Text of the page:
Most summers, we head for higher latitudes and elevations. But sometimes we get stuck in the heat. In these scenarios, we have an air conditioner, large windows, and a fan. In the night, we will open the windows and run the fan to fill the camper with cooler air. In the day, we will close up the camper against the heating air and run the air conditioner in the heat of the day. Granted, the wattage listed assumes the air conditioner is running full blast. So, our goal is to keep the total period of time when the air conditioner is cycled on to 1 hour a day. Any more, and we have to either move to somewhere with shore power or find somewhere else to be during the hottest points of the day.

Table 4: Summer Daily Estimated Electrical Consumption

ProductsWatts/HourHours/DayDaily Total
Air Conditioner4401440
Aluminum Avion C11 truck camper driving down Shafer Road through Canyonlands National Park.
At the base of the cliffside descent. We pause for a breather.

Which Season Needs the Most Power?

Now that we have a break down of non-seasonal power consumption and seasonal power consumption, we can add them up to get an insight into what is our most demanding scenario. I suppose it’s not surprising that winter looks to be the most demanding season. Electric heaters are notoriously inefficient. All the same, we have our number now: 5,508 watts.

Table 5: Estimated Electrical Consumption Seasonal Spread

WeatherNon-Seasonal (watts per day)Seasonal (watts per day)Total (Watts/day)

What’s Next?

Now that we have an average number of watts determined, the real work can begin. We have an electrical system to spec out and install. These numbers will inform the number of batteries and solar panels we buy, the strength of the system we build, and even the wiring we will need.

Did you design your own electrical system? What lessons have you learned from your RV’s electrical system? Let us know in the comments!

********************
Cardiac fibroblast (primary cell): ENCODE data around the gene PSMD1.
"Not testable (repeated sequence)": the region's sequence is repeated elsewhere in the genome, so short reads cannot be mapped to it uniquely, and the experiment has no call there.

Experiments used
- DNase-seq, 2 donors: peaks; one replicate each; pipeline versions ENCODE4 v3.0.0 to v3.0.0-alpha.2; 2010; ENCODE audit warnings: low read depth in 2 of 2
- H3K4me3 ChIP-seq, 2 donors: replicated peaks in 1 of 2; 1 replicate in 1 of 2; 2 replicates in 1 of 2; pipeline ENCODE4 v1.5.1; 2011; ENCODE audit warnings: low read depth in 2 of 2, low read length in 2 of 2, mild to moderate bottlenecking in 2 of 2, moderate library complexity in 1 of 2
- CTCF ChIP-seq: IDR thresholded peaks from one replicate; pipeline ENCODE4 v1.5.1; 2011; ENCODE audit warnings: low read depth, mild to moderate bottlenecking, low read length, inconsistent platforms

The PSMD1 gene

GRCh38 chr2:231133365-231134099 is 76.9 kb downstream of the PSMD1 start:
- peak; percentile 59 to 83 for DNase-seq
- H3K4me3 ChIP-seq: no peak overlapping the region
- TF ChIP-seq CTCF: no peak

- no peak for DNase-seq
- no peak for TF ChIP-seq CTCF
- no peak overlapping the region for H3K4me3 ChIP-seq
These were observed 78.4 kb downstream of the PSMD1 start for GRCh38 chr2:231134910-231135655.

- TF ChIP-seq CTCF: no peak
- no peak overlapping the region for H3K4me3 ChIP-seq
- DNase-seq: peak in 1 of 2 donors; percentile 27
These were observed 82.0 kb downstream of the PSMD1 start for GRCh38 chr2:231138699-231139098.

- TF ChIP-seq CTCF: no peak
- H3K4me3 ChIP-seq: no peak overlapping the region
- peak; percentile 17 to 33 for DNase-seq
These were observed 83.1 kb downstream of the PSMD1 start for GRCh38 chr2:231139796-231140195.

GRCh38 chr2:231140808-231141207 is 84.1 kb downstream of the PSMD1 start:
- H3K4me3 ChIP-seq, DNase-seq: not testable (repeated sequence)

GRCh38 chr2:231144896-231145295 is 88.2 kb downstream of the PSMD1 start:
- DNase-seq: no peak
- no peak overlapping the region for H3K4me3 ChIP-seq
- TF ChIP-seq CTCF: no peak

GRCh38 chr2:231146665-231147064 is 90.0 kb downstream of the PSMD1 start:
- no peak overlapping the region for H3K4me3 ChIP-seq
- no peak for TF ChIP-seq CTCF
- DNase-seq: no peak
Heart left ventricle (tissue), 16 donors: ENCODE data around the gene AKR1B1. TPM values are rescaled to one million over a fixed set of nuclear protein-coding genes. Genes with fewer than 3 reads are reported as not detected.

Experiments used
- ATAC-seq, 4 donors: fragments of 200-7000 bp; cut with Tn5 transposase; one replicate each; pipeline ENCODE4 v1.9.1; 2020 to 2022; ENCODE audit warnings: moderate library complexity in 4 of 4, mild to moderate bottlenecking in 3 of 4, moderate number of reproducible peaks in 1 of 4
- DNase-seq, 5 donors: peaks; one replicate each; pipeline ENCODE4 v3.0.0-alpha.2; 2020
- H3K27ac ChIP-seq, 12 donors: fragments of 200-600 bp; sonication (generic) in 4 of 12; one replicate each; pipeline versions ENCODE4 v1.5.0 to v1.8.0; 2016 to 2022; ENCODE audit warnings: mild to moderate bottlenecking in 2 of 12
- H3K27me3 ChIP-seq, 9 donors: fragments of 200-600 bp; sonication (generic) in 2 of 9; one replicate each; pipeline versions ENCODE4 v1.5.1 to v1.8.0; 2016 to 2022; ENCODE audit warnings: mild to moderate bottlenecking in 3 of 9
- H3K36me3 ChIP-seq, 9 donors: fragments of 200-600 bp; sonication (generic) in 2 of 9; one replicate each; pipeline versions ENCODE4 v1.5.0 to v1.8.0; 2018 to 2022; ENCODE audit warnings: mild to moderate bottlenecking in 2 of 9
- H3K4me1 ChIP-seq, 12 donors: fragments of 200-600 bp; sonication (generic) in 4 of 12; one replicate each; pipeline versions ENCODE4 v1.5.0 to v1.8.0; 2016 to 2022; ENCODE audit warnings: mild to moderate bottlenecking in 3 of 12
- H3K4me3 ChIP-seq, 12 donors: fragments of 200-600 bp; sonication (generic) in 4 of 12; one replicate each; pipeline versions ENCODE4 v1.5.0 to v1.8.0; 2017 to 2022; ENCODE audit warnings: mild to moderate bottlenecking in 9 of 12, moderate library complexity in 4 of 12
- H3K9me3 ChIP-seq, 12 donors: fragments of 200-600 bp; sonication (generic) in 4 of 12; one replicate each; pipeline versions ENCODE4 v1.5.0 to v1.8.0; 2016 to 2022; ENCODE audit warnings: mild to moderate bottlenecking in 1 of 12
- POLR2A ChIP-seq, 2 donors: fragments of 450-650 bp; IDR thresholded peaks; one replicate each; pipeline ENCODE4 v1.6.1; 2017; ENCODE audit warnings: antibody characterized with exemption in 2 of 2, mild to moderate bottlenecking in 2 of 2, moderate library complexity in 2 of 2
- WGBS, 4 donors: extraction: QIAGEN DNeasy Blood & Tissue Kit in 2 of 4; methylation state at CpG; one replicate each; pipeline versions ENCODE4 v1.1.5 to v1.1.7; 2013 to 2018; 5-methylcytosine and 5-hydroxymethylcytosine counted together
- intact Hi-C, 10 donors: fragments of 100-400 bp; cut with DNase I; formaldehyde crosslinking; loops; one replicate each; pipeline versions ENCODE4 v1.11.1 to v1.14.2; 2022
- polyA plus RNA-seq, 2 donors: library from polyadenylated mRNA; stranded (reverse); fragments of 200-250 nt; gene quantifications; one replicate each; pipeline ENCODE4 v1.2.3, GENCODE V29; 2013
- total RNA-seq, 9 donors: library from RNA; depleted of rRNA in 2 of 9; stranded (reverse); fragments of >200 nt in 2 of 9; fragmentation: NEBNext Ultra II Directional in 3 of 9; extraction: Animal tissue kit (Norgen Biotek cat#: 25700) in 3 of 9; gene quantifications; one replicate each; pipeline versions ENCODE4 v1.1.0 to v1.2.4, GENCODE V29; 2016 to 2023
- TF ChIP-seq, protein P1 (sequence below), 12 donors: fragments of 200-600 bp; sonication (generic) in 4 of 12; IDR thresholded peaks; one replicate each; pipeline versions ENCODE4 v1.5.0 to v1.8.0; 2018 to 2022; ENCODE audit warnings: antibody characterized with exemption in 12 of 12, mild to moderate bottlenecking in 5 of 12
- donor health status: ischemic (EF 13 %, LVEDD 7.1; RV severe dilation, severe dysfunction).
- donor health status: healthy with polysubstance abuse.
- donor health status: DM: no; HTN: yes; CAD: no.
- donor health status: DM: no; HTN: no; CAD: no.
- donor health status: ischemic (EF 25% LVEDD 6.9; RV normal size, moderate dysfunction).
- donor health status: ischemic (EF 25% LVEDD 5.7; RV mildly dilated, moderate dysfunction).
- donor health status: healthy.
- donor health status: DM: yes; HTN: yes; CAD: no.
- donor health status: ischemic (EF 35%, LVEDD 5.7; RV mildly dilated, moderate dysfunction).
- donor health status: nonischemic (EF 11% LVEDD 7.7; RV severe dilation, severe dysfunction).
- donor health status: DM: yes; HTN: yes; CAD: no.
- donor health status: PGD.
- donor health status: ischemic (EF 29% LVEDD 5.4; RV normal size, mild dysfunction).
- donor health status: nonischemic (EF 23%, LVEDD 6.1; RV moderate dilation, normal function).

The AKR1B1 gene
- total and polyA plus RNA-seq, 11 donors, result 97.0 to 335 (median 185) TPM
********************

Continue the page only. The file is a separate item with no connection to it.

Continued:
Monument Valley is an incredibly popular film location but few vistas are more iconic than the Forrest Gump Point along Scenic U.S. Highway 163.
Following Forrest.

*Read Shopping for an RV Refrigerator to dive deep into the challenges of balancing the capabilities I want and the power load I can afford.

***Batteries Not Included

Most of our tables represent components that have time based power draws. How long are the lights on? How long will we run the stove? But, on the other side of our calculation is items that are often overlooked: battery powered items. These need charging too. The variable here is: how often?

Our threshold when calculating the power needed for battery powered equipment is the lifespan of a single battery charge. For example, our CO monitor is battery powered but those batteries are designed to last 10 years. Any batteries that can last a week or longer without needing to be recharged are not considered a significant part of our calculation. So, security cameras, flashlights, and infrequently used devices are not part of the calculation. But phones, cameras, and headphones are things I use on a daily basis and charge frequently.

Wattage Totals For General Chargers section on table 1

ProductsBattery Capacity (mAh)Battery Voltage (V)Battery Energy (Wh)Total (Wh)
Camera1865 (2)7.21428
Drone3830 (2)11.443.687.2
Drone Handset29703.71111
Drone Headset94403.835.4435.44
Phones (2)2900 (2)6

Lexi lives in a truck camper down by the river.